Jason Hughes is a white hat hacker – a ‘good’ hacker, working diligently to discover and identify ways in which existing systems can be hacked into. During one of his most recent forays, as described in TeslaRati he analyzed a “series of alphanumeric characters found embedded within Tesla’s most recent firmware 7.1”. According to Hughes, the update included the badges for the upcoming new Tesla model, the P100D. Hughes tweeted about this development to Tesla and to the public, and went happily to sleep.
And then things got weird.
According to Hughes, Tesla has attempted to access his car’s computer and significantly downgrade the firmware, assumedly in order to delete the information about the new model. Hughes managed to stop the incursion in the nick of time, and tweeted angrily about the event. Elon Musk, CEO of Tesla, tweeted back that he had nothing to do with it, and seemingly that’s the end of the story. Hughes is now cool with Musk, and everybody is happy again.
But what can this incident tell us about the future of private ownership?
A Decline in Private Ownership?
One of Paul Saffo’s rules for effective forecasting is to “embrace the things that don’t fit”. Curious stories and anecdotes from the present can give us clues about the shape of the future. The above story seems to be a rather important clue about the shape of things to come, and about a future where personal ownership of any networked device conflict with the interests of the original manufacturer.
Tesla may or may not have a legal justification to alter the firmware installed in Hughes’ car. If you want to be generous, you can even assume that the system asked Hughes for permission to ‘update’ (actually downgrade) his firmware. Hughes was tech-savvy enough to understand the full meaning of such an update. But how many of us are in possession of such knowledge? In effect, and if Hughes is telling the truth, it turns out that Tesla attempted to alter Hughes’ car properties and functions to prevent damages to the company itself.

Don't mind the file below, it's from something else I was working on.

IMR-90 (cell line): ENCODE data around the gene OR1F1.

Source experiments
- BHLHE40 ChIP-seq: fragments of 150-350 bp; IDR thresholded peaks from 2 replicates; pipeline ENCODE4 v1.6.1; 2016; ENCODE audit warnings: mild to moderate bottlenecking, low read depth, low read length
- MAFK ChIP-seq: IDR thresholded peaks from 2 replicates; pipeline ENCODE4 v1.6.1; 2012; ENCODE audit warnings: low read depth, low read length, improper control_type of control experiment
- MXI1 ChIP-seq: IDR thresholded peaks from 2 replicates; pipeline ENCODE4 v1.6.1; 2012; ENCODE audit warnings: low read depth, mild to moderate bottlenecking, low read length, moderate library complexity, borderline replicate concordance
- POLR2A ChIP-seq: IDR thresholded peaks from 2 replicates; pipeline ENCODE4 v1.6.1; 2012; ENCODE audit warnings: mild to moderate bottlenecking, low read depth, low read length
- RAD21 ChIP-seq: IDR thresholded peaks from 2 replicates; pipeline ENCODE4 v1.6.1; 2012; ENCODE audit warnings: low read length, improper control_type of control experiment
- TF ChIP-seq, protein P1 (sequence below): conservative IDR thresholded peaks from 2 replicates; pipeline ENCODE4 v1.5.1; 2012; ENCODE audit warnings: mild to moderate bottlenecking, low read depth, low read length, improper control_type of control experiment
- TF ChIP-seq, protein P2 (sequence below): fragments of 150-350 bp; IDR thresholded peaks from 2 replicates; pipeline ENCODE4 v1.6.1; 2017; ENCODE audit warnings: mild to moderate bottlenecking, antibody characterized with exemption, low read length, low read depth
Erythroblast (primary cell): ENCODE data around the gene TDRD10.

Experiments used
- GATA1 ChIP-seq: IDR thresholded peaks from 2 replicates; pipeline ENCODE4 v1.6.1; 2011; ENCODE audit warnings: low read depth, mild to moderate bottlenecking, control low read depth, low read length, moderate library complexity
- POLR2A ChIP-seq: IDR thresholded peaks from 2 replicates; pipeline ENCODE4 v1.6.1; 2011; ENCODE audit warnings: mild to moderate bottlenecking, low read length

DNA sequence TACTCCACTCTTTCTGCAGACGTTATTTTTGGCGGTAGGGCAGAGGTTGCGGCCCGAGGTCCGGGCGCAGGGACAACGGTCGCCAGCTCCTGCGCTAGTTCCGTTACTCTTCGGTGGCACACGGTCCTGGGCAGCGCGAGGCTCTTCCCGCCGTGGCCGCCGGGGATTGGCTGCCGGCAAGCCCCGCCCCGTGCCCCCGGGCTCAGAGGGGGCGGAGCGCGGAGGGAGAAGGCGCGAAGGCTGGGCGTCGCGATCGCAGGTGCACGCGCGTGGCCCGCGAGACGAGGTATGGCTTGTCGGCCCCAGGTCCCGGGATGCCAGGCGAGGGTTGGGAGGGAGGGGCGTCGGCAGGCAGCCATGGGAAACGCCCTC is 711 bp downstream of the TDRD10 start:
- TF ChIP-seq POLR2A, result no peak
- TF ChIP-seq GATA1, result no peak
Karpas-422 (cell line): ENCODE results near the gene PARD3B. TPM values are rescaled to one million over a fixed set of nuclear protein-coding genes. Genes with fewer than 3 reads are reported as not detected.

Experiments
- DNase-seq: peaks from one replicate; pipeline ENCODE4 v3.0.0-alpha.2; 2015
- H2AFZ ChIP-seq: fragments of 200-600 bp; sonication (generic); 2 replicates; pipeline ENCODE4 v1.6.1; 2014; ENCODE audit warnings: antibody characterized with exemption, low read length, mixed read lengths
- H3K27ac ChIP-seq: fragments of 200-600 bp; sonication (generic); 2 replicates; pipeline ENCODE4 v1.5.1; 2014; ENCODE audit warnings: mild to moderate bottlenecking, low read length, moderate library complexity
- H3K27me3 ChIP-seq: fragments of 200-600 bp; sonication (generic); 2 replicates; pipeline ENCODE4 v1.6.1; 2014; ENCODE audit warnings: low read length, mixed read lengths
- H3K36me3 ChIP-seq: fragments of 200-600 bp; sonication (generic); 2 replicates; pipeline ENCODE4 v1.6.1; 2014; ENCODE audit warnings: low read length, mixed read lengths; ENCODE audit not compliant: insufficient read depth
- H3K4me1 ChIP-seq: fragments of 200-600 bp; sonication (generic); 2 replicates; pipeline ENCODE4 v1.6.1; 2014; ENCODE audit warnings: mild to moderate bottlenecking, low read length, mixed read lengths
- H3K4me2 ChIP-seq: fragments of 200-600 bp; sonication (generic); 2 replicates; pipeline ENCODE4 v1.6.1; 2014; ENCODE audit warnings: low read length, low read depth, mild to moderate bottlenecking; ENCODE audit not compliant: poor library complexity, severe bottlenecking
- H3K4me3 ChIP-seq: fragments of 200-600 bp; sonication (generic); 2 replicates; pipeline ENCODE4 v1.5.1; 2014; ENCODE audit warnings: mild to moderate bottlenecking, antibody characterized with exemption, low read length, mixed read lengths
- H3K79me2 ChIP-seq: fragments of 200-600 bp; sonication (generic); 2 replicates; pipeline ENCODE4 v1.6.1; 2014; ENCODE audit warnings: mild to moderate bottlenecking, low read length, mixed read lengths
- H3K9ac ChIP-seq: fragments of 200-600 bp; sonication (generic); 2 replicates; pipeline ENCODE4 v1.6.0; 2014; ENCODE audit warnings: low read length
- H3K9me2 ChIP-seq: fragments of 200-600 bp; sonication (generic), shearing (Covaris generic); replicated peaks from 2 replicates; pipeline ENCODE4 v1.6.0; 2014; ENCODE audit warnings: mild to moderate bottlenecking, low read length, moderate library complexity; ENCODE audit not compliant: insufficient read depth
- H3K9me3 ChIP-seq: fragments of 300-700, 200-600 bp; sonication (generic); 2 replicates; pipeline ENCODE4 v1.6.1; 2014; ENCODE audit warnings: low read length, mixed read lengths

Of course, this is not the first incident of the kind. Seven years ago, Amazon has chosen to reach remotely into many Kindle devices held and owned by private citizens, and to delete some digital books in those devices. The books that were deleted? In a bizarre twist of fate they’re George Orwell’s books – 1984 and Animal Farm – with the first book describing a dystopian society in which the citizen has almost no power over his life. In 1984, the government has all the power. In 2016, it’s starting to seem that much of this power belongs to the big IT companies that can remotely reprogram the devices they sell us.
The Legal Side
I’m not saying that remote updates are bad for you. On the contrary: remote updates and upgrades of system are one of the reasons for the increasing rate of technological progress. Because of virtual upgrades, smartphones, computers and even cars no longer need to be brought physically to service stations to be upgraded. However, these two episodes are a good reminder for us that by giving the IT companies leeway into our devices, we are opening ourselves to their needs – which may not always be in parallel with our own.
I have not been able to find any legal analysis of Hughes’ and Tesla’s case, but I suspect if the case is ever being brought to court then Tesla might have to answer some difficult questions. The most important question would probably be whether the company even bothered to ask Hughes for permission to make a change in his property. If Tesla did not even do that, let them be penalized harshly, to prevent other companies from following in their footsteps.
Obviously, this is not a trend yet. I can’t just take two separate cases and cluster them together. However, the mechanism behind both incidents is virtually the same: because of the everpresent connectivity, the original manufacturers retain some control over the devices owned by end-users. Connectivity is just going to proliferate in the near future, and therefore we should keep a watchful eye for similar cases.
This is a new ground we’re travelling and testing. Never before could upgrades to physical user-owned devices be implemented so easily, to the benefit of most users – but possibly also for the detriment of some. We need to draw clear rules for how firms can access our devices and under what pretense. These rules, restrictions and laws will become clearer as we move into the future, and it’s up for the public to keep close scrutiny on lawmakers and make sure that the industry does not take over the private ownership of end-user devices.
Oh, and Microsoft? Please stop repeatedly asking me to upgrade to Windows 10. For the 74th time, I still don’t want to. And yes, I counted. Get the hint, won’t ya?